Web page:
The US Treasury Department issued guidelines Friday to expand the reach of internet services for Iranians, despite US sanctions against the country, amid protests surrounding Iran after the death of a 22-year-old woman in custody.
Officials said the move would help Iranians access tools that could be used to circumvent state surveillance and censorship, but would not completely prevent Tehran from using means of communication to suppress dissent, as it did by restricting internet access for most citizens. to close on Wednesday.
“As courageous Iranians take to the streets to protest the death of Mahsa Amini, the United States is redoubled its support for the free flow of information to the Iranian people,” said US Deputy Treasury Secretary Wally Adeyemo.
“With these changes, we will help the Iranian people be better equipped to counter the government’s attempts to control and censor them.”
Adeyemo added that Washington would continue to provide guidance in the coming weeks.
Public outcry in Iran over the death of Mahsa Amini last week showed no signs of abating after days of protests in Tehran and other cities, with protesters setting fire to police stations and vehicles earlier on Thursday and reporting security forces being attacked.
Amini, a Kurdish woman, was arrested by the vice squad in Tehran for wearing “inappropriate clothing” and fell into a coma while incarcerated. Authorities have said they will investigate the cause of her death.
Internet monitoring group NetBlocks said on Thursday that a new disruption to mobile internet has been registered in Iran, where access to social media and some content is severely restricted. NetBlocks on Monday reported an “almost total” disruption to internet connectivity in the capital of the Kurdish region, linking it to the protests.
Washington has long made some internet-related exceptions to its sanctions against Iran, but Friday’s update of the general license aims to modernize them, the Treasury said.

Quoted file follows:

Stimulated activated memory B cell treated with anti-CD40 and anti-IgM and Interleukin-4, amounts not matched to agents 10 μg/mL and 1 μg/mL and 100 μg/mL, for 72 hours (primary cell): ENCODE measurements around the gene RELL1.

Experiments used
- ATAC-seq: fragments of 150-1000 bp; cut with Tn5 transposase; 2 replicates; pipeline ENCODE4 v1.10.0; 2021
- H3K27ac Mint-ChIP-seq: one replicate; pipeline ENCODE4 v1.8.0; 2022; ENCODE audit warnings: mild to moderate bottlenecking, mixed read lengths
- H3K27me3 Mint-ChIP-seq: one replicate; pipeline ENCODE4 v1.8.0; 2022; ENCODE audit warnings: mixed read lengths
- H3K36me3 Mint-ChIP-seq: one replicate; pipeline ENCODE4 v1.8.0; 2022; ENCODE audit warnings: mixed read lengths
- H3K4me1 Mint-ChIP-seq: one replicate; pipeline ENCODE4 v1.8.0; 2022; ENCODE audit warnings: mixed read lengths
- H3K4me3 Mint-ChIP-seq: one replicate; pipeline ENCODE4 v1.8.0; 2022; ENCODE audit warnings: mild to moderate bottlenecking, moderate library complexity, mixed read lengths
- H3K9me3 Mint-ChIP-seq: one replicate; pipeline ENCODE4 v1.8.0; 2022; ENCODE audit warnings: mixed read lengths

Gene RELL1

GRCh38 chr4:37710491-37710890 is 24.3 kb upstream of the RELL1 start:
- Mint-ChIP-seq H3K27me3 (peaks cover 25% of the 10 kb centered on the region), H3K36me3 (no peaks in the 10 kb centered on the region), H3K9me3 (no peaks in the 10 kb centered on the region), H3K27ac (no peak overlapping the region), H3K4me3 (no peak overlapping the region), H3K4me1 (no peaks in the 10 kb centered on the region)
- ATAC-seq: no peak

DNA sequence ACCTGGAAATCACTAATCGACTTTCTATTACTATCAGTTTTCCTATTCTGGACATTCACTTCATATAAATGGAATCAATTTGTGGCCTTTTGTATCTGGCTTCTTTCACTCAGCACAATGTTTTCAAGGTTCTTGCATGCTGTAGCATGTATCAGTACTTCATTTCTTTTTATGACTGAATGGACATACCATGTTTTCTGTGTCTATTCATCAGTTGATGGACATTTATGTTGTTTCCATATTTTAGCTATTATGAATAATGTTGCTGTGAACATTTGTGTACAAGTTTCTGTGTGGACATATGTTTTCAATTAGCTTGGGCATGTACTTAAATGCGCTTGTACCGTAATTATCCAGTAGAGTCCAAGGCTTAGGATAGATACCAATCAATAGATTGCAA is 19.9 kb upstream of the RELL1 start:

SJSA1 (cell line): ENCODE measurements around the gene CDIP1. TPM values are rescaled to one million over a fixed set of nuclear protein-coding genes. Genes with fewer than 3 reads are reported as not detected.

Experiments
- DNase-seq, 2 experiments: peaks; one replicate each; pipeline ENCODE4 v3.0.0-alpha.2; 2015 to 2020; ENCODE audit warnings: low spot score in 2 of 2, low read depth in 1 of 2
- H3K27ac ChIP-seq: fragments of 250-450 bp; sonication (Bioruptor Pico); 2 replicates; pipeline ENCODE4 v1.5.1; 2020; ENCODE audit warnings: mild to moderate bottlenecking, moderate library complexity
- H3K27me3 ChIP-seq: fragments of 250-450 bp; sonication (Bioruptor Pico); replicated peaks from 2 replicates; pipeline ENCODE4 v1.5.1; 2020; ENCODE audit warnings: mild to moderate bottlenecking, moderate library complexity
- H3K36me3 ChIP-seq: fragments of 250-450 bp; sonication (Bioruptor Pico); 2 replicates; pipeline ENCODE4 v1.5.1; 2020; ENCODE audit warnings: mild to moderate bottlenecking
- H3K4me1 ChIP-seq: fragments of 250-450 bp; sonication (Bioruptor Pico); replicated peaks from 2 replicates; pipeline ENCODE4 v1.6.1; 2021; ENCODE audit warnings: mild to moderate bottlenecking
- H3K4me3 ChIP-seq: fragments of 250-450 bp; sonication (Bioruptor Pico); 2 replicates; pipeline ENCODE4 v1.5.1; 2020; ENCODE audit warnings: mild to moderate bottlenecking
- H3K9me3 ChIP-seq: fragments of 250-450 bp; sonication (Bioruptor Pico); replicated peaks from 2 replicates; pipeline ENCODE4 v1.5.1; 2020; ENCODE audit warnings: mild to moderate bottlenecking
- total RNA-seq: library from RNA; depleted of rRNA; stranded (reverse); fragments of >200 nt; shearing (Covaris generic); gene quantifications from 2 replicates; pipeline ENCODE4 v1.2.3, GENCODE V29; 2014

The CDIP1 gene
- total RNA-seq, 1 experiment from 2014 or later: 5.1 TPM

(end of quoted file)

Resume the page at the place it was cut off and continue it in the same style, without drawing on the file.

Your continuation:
The new license includes social media platforms and video conferencing, and expands access to cloud-based services used to deliver virtual private networks (VPNs), which provide users with online anonymity, and other anti-surveillance tools, according to a Department of State official. Finance that informed reporters. on the license on condition of anonymity.
The license also continues to authorize antivirus, antimalware and anti-tracking software, the Treasury said, removing a previous requirement that communications must be “personal” to facilitate compliance for businesses.
When asked how the extended license would help Iranians if their government shuts down internet access again, a foreign ministry official who also informed reporters said the Iranian government would still have “repressive tools for communication.”
The new permit makes it “easier for the Iranian people to confront some of those oppressive instruments,” the official said. “It doesn’t mean they don’t exist anymore.”
SpaceX CEO Elon Musk responded Friday to a tweet from Secretary of State Antony Blinken about the new license with the comment “Activate Starlink,” a reference to the company’s satellite broadband service — which has already been delivered to Ukraine for its fight against the Russian invasion. .
Musk said Monday that his company would supply Starlink to Iranians and ask for an exemption from sanctions to do so.
The Treasury Department’s official briefing reporters said Starlink’s commercial system, which would send hardware to Iran, would not be covered by the general license.
“That would be something they should write for in the Treasury,” the official said.